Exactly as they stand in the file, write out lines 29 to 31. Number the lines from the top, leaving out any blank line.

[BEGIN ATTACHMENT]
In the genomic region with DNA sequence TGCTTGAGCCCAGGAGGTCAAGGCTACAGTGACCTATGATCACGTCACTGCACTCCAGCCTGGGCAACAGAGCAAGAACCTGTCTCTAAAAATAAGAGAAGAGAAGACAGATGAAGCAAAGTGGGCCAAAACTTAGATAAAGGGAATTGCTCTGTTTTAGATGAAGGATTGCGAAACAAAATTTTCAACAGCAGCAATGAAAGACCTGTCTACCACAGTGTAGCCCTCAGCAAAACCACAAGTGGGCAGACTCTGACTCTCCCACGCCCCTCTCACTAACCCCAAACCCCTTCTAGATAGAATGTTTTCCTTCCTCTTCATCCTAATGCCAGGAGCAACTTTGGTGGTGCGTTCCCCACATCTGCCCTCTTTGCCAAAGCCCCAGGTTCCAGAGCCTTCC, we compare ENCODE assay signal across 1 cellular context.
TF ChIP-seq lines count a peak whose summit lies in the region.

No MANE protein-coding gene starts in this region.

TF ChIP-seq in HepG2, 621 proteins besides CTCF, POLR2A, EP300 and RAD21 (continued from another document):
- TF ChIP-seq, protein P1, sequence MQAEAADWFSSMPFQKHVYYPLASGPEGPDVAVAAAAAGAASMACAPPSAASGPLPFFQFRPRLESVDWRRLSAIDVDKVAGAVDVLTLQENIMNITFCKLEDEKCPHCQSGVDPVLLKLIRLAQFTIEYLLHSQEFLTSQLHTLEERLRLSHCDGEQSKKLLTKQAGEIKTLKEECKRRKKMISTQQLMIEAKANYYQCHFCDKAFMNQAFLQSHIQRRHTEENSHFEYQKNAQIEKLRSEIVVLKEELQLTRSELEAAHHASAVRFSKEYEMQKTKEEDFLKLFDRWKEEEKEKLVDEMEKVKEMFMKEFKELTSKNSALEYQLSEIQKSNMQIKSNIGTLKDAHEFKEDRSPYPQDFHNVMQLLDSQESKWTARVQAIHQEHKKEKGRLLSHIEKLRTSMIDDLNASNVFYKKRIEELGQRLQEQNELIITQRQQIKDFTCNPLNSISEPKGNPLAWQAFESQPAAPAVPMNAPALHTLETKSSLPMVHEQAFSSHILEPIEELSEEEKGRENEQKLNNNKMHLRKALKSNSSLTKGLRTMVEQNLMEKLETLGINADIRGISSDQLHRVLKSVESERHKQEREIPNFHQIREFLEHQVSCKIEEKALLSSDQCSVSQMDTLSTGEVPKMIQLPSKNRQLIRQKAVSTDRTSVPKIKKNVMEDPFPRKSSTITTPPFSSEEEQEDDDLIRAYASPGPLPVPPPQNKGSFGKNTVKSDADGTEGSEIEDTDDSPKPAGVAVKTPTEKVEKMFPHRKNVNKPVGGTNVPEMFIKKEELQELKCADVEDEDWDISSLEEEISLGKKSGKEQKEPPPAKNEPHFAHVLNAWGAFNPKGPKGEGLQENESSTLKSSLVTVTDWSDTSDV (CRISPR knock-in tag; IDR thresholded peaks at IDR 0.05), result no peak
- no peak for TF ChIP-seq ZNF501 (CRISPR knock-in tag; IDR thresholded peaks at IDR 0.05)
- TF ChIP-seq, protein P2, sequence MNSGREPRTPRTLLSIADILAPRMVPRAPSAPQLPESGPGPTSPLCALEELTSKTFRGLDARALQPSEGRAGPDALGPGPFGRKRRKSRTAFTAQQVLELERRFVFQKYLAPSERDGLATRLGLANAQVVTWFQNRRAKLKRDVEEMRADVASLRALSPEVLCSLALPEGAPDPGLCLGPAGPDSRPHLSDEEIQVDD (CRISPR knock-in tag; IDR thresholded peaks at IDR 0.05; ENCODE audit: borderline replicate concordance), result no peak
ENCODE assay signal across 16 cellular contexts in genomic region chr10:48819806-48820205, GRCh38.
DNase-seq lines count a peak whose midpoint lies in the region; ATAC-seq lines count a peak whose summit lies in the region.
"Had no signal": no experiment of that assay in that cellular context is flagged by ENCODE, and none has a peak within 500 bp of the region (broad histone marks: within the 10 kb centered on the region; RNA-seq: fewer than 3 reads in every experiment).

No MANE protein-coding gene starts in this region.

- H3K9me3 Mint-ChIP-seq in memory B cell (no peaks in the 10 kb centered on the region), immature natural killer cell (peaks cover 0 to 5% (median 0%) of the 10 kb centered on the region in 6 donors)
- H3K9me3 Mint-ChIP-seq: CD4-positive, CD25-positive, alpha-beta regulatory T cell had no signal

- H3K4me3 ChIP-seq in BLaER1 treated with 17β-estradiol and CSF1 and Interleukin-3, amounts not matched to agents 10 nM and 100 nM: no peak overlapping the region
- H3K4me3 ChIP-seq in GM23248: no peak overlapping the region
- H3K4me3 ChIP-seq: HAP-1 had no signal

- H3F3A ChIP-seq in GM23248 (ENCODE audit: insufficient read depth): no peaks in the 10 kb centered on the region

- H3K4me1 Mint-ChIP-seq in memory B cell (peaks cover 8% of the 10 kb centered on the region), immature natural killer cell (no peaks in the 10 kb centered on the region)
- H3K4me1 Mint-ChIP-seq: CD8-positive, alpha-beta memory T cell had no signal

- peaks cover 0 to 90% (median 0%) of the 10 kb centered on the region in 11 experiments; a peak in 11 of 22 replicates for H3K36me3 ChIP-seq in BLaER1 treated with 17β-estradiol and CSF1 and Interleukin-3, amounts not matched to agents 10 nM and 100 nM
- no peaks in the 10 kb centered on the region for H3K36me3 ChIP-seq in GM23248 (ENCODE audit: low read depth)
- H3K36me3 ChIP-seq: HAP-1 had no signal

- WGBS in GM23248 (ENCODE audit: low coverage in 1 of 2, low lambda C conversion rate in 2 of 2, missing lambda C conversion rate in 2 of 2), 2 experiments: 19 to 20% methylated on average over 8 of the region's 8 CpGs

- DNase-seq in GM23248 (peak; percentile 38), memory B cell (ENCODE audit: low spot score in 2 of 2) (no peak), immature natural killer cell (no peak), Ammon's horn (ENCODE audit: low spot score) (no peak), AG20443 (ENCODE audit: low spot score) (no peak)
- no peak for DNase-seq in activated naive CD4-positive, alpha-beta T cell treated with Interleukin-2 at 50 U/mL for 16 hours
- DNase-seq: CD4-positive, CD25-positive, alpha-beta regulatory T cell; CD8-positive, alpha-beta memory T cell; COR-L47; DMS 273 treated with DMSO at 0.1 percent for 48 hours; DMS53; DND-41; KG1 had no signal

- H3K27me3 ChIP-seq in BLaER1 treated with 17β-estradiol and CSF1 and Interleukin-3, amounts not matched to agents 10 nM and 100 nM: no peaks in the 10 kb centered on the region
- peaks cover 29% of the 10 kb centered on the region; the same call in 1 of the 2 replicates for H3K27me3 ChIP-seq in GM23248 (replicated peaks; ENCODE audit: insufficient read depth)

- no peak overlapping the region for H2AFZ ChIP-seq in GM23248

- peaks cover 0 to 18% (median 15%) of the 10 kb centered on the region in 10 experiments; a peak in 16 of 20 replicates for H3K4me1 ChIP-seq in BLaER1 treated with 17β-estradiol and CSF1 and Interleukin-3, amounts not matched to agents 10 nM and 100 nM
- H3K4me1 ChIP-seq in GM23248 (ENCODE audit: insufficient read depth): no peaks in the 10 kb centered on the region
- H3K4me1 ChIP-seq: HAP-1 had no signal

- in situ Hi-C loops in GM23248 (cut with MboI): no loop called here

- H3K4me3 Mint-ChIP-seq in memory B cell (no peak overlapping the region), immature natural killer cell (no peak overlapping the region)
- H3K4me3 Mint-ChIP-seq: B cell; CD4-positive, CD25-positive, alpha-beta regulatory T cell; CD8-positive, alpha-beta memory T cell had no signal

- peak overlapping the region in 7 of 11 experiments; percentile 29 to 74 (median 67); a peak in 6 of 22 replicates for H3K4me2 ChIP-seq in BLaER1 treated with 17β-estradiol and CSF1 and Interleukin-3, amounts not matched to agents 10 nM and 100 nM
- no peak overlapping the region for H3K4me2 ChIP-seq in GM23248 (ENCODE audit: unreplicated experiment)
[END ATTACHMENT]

- no peak overlapping the region for H2AFZ ChIP-seq in GM23248

- peaks cover 0 to 18% (median 15%) of the 10 kb centered on the region in 10 experiments; a peak in 16 of 20 replicates for H3K4me1 ChIP-seq in BLaER1 treated with 17β-estradiol and CSF1 and Interleukin-3, amounts not matched to agents 10 nM and 100 nM
- H3K4me1 ChIP-seq in GM23248 (ENCODE audit: insufficient read depth): no peaks in the 10 kb centered on the region